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  • Writer's pictureAshley Lande

On telling the truth and seeking The Truth.

Ever since my ever-so-gentle literary rejection, I’ve been struggling with what to do with my manuscript. Do I relegate it to indefinite languishment on a musty shelf (or, more realistically, sandwiched within a precariously misaligned pile of books on the floor as is its current languishing status)? Or do I share it serially on my blog, vaulting it out into anonymous cyberspace, all these raw and real and sometimes ugly words that I must admit were sometimes bled from an open wound rather than carefully curated from the scar of a healed one.

Was it too tender, too fresh, too soon? It is just my “personal journal,” as some wise and well-meaning friends have suggested? Or is it truly meant to make its meandering way into the world, as some other wise and well-meaning friends have suggested? And, like that, my mind raises an unending volley of objections, clattering down reprovingly like one of those Jacob’s Ladder toys I loved as a kid.

And… I’m paralyzed.

Is it okay to tell the truth? What if our truth conflicts with someone else’s? What if our truth is painful for someone else? What of the voiceless dead, and their truth, those who never got a chance to tell and now don’t have the chance to object?

Please know, I’m not sliding into the morass of relativism here. Ultimately there is one truth: God’s. You know it when you hear it by the sting of tears, the dawning of wonder, the stultifying silence of awe, the goosebump-raising frisson of beauty that is beyond, somehow, that whispers of the garden. But we each have a lens. That in itself is a thing of unfathomable beauty: God is telling and has told and will tell His story in billions of different ways in the lives of those who love Him, each refraction shining luminously from these precious vessels of our bodies and our very lives.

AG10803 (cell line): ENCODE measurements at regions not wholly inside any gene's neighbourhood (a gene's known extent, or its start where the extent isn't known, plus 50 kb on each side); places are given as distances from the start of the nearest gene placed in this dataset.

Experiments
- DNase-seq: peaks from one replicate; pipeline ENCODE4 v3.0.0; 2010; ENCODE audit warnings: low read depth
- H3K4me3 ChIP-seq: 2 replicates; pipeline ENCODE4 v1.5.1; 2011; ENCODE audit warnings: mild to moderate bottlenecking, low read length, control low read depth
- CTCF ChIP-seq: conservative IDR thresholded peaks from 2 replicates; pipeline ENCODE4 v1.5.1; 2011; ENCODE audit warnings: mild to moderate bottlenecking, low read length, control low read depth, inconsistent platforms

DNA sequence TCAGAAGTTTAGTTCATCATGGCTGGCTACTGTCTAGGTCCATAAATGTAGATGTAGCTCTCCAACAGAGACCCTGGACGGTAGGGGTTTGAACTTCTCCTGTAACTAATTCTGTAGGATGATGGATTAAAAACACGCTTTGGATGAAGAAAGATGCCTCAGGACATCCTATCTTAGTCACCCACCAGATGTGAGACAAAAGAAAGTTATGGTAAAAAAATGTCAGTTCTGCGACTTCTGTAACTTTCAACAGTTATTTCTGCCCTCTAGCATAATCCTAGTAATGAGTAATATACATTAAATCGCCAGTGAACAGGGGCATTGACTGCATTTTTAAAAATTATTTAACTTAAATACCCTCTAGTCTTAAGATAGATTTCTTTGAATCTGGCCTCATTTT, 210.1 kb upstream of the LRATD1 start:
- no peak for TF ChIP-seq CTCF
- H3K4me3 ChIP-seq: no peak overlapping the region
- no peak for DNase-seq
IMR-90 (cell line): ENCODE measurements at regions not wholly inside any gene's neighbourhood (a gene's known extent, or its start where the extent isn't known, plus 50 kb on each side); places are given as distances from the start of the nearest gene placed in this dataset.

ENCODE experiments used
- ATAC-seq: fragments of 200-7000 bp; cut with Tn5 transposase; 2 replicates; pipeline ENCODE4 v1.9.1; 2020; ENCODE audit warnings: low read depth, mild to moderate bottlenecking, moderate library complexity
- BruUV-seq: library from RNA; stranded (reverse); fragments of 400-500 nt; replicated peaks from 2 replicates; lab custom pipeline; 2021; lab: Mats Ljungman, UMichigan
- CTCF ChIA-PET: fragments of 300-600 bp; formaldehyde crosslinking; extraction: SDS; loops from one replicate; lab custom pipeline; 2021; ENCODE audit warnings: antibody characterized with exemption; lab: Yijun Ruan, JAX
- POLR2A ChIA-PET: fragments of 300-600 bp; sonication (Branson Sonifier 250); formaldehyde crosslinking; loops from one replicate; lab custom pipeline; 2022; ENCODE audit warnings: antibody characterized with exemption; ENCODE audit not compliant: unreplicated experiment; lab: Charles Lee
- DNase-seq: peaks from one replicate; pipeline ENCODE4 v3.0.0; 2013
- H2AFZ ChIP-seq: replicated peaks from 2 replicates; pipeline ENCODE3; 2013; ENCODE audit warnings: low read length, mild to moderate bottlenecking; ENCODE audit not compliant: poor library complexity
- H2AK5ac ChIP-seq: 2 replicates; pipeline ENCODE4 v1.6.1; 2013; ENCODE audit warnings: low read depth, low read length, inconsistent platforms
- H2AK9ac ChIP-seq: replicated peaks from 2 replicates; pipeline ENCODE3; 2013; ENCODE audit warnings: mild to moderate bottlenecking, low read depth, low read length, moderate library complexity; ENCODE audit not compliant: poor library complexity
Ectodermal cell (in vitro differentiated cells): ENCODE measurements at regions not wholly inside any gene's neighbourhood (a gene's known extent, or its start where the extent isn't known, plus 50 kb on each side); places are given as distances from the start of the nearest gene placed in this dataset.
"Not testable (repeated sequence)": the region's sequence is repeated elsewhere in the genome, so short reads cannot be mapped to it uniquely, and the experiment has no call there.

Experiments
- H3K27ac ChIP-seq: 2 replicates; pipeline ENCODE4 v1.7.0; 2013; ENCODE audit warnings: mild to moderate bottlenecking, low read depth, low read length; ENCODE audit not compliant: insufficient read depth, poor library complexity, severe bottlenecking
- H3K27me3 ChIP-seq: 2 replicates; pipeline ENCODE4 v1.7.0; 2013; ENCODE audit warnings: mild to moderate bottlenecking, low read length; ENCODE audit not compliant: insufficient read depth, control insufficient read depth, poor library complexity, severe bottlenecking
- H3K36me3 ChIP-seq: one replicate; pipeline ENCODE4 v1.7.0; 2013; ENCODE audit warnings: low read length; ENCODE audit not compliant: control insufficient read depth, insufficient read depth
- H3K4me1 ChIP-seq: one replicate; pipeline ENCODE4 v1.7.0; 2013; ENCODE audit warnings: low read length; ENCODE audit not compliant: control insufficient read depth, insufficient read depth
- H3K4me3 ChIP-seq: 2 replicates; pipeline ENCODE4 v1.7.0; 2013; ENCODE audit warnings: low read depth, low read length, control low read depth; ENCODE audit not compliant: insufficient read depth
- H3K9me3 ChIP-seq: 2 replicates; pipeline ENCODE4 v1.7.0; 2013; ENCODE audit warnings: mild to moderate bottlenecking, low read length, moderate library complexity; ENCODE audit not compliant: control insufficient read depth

God made me, as I believe He made all of us, as meaning-seekers. When we seek the truth, when we seek meaning, we are really seeking Him because true meaning comes only from Him. As Eugene Peterson says, “mystery is not the absence of meaning. It is the presence of more meaning than we can comprehend.” Oooh, truth. See? You know it when you hear it.

Meaning emerges for me perhaps more powerfully and lucidly through writing than any other discipline, even art. Words run deep for me, they rive me to the marrow, wresting truths from my gut I didn’t even know were there. Yet in the judicious love-light of Jesus, even truths painfully birthed in a glut of agony yield unspeakable beauty. More and more often as I sit down to write with my own paltry agenda, prepared only to wade in the shallows and tidily and painlessly tap out some cute and trite and totally stale truth of my own making, He disrupts me completely and lovingly shoves my boat out of my safe inlet and into the roar of the rapids.

And I remember: deep doesn’t call out to shallow. Deep only calls out to deep.

I believe in telling the truth. I believe in digging deep, past the roots that remain only for a season, into the soil of death because the soil of death is the only ground fecund enough to yield new life.